The concept also works well for students attending open days, who are dependent on the advice and financial support of their families. “Parents are very important decision-makers,” says Uffen, who recognises the importance of catering to their needs too.
Universities also like the solution the hotel represents. “Most universities don’t really want to own accommodation, they focus on their core activities: research and education,” explains Uffen. “We become a trusted partner to the universities. Some programmes block-book rooms for their students.”
Meeting The Needs Of Industry
Uffen believes that this co-living, co-working concept is a positive urban development that promotes not just social cohesion, but also economic growth. “The kind of people that we accommodate are the kind of people that you want in your city,” he says. “When you look at the economic affairs part of the city, they’re focused on job creation, they’re focused on attracting startups, on conferences: high added value, and that’s the people that we are accommodating.”
The hotel is popular with corporate clients such as TomTom, Netflix and HuaWei, who find the funky office spaces, conference rooms and auditorium, as well as the stylish accommodation, a great way to house international employees new to the city or arrange away-days for company briefings.
The profile of expatriate workers is changing, and the hotel helps meet the needs of an increasingly independent workforce, most without the expat packages that previous generations enjoyed. “The new data from the city of Amsterdam showed that only three percent of the international workforce gets a housing budget,” explains Uffen. “So that means that they are fully dependent on the market and need to find their own way.”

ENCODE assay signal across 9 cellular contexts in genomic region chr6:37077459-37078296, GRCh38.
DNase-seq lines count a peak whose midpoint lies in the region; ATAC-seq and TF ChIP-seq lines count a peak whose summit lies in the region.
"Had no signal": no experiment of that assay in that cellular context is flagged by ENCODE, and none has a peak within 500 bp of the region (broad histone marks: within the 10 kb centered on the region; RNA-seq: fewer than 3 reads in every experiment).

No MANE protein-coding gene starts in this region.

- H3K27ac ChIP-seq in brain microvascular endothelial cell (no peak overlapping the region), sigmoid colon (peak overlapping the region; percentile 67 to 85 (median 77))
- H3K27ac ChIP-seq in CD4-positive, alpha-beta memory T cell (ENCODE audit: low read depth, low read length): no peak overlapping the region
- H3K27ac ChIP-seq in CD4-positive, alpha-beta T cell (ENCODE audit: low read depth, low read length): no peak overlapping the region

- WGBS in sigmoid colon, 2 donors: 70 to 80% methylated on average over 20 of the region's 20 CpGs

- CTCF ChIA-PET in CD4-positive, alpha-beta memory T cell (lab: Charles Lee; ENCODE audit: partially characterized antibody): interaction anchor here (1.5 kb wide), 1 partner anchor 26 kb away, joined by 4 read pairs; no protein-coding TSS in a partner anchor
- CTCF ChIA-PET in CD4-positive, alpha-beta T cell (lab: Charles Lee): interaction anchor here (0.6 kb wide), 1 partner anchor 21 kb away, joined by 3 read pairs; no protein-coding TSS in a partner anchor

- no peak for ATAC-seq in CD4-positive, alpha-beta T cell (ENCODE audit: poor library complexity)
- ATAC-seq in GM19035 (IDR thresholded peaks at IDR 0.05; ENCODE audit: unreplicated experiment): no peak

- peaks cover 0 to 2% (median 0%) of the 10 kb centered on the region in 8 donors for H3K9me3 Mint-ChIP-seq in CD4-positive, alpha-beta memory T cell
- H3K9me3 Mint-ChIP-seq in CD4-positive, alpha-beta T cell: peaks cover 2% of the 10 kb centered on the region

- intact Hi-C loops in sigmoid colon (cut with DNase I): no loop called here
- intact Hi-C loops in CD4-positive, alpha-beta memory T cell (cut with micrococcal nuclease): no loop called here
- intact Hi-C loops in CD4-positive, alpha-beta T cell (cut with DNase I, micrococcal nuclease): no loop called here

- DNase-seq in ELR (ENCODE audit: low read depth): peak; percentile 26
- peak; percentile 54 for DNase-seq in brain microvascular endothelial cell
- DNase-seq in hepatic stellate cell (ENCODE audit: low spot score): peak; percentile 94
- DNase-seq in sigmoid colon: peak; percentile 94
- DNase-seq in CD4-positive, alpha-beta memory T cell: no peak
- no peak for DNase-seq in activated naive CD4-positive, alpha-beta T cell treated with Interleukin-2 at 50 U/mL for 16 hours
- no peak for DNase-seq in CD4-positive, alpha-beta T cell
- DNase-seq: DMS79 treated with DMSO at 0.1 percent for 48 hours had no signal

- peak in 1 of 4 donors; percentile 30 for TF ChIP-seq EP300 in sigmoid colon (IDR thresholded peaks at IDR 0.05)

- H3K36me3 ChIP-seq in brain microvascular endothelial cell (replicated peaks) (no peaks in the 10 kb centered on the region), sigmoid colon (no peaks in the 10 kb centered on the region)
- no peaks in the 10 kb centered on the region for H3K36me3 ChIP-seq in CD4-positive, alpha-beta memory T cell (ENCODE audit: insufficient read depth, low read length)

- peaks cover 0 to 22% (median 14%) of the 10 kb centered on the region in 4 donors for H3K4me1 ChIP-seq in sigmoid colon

In Amsterdam, to the rear of the lobby, double doors emblazoned with a giant skull swing open onto a corridor lit in red. A left turn and guests arrive at the lifts; the gateway to the accommodation. Corporate customers and hotel guests are housed in a separate wing to the students, and all residents have elevator swipe cards for added security. The lobby, work spaces and gym are there to bring groups together, but there is peace and quiet when you need it too.
A Way To Make New Connections
Adjusting to a new country can also be a challenge. For this reason, the hotel also employs community managers who are responsible for the pastoral care of the hotel’s residents, particularly its student body. There is a full calendar of events and spacious communal areas to coax residents out of their rooms and create a social atmosphere.
“What we did as the entrepreneurs behind this brand is think, what did we want? [when we were students],” explains Uffen. “It’s very simple. We wanted to have a cool bar that you can just hang out at … when you feel lonely. It’s almost an incentive not to have too much private space or everything your own, but to make it open.”
For the Dutch students who stay there, becoming part of an international community has been energising too. “Dutch students see it as an access to international talent,” says Uffen. “One girl said to me ‘Yeah, now I have addresses all over the world’. And it’s true.”
A Sense Of Continuity And Belonging
From student to entrepreneur, to business owner or high-flying employee – the hotel caters for your needs, follows your progress, and welcomes you as part of its global community.
“We have students who live with us and it would be nice if they stayed with us forever,” says Eline van Hedel, Sales Coordinator at the Amsterdam Centrum branch. It is hoped that visitors who have finished their studies will return to soak up the student vibe, despite having moved onto a different stage of their life.
Everywhere you go in the hotel you are met with mottos: ‘spread the love’ next to the complimentary condoms [Eline: “We are always looking for the edge”], ‘soap me up’ on the free soap in the bathroom, and ‘kick off your shoes’ pinned to the wall opposite the bed. But ‘may the student in you never die’ is the closest to the hotel’s heart, and you feel that youthful energy distinctly.